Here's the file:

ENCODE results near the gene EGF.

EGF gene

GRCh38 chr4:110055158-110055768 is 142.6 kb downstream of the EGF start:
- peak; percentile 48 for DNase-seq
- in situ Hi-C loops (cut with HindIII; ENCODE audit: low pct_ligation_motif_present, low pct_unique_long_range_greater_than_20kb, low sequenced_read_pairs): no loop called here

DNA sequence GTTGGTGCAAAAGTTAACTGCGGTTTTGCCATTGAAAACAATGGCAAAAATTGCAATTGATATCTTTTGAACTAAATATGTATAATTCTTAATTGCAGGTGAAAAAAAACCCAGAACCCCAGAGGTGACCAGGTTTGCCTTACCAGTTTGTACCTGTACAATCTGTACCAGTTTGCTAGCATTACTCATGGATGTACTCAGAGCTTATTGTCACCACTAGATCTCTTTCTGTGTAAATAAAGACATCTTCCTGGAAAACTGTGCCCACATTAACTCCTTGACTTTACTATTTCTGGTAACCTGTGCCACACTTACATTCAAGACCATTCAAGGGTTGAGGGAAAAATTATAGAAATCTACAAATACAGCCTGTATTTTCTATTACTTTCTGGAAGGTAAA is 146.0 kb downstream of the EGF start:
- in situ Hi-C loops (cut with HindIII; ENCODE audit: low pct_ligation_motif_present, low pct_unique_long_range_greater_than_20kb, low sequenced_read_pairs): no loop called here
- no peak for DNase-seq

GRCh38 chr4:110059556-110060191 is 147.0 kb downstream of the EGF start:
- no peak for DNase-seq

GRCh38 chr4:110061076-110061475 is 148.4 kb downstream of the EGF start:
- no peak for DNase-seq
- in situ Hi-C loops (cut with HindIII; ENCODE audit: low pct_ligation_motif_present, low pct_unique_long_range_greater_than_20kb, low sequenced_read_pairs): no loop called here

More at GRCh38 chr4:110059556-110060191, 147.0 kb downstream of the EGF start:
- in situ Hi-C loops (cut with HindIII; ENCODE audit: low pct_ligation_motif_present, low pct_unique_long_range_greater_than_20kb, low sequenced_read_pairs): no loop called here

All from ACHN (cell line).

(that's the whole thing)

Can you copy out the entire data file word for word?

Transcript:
ENCODE results near the gene EGF.

EGF gene

GRCh38 chr4:110055158-110055768 is 142.6 kb downstream of the EGF start:
- peak; percentile 48 for DNase-seq
- in situ Hi-C loops (cut with HindIII; ENCODE audit: low pct_ligation_motif_present, low pct_unique_long_range_greater_than_20kb, low sequenced_read_pairs): no loop called here

DNA sequence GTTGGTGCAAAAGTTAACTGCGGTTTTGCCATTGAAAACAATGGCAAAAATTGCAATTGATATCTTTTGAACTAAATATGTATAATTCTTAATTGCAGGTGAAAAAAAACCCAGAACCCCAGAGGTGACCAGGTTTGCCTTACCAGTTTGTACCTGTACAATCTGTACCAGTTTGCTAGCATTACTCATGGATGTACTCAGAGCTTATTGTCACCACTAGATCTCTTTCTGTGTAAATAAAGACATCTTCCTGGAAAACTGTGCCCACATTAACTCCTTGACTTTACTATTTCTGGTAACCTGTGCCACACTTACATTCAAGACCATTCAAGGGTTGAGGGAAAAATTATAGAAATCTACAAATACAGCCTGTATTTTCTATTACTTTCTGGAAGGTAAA is 146.0 kb downstream of the EGF start:
- in situ Hi-C loops (cut with HindIII; ENCODE audit: low pct_ligation_motif_present, low pct_unique_long_range_greater_than_20kb, low sequenced_read_pairs): no loop called here
- no peak for DNase-seq

GRCh38 chr4:110059556-110060191 is 147.0 kb downstream of the EGF start:
- no peak for DNase-seq

GRCh38 chr4:110061076-110061475 is 148.4 kb downstream of the EGF start:
- no peak for DNase-seq
- in situ Hi-C loops (cut with HindIII; ENCODE audit: low pct_ligation_motif_present, low pct_unique_long_range_greater_than_20kb, low sequenced_read_pairs): no loop called here

More at GRCh38 chr4:110059556-110060191, 147.0 kb downstream of the EGF start:
- in situ Hi-C loops (cut with HindIII; ENCODE audit: low pct_ligation_motif_present, low pct_unique_long_range_greater_than_20kb, low sequenced_read_pairs): no loop called here

All from ACHN (cell line).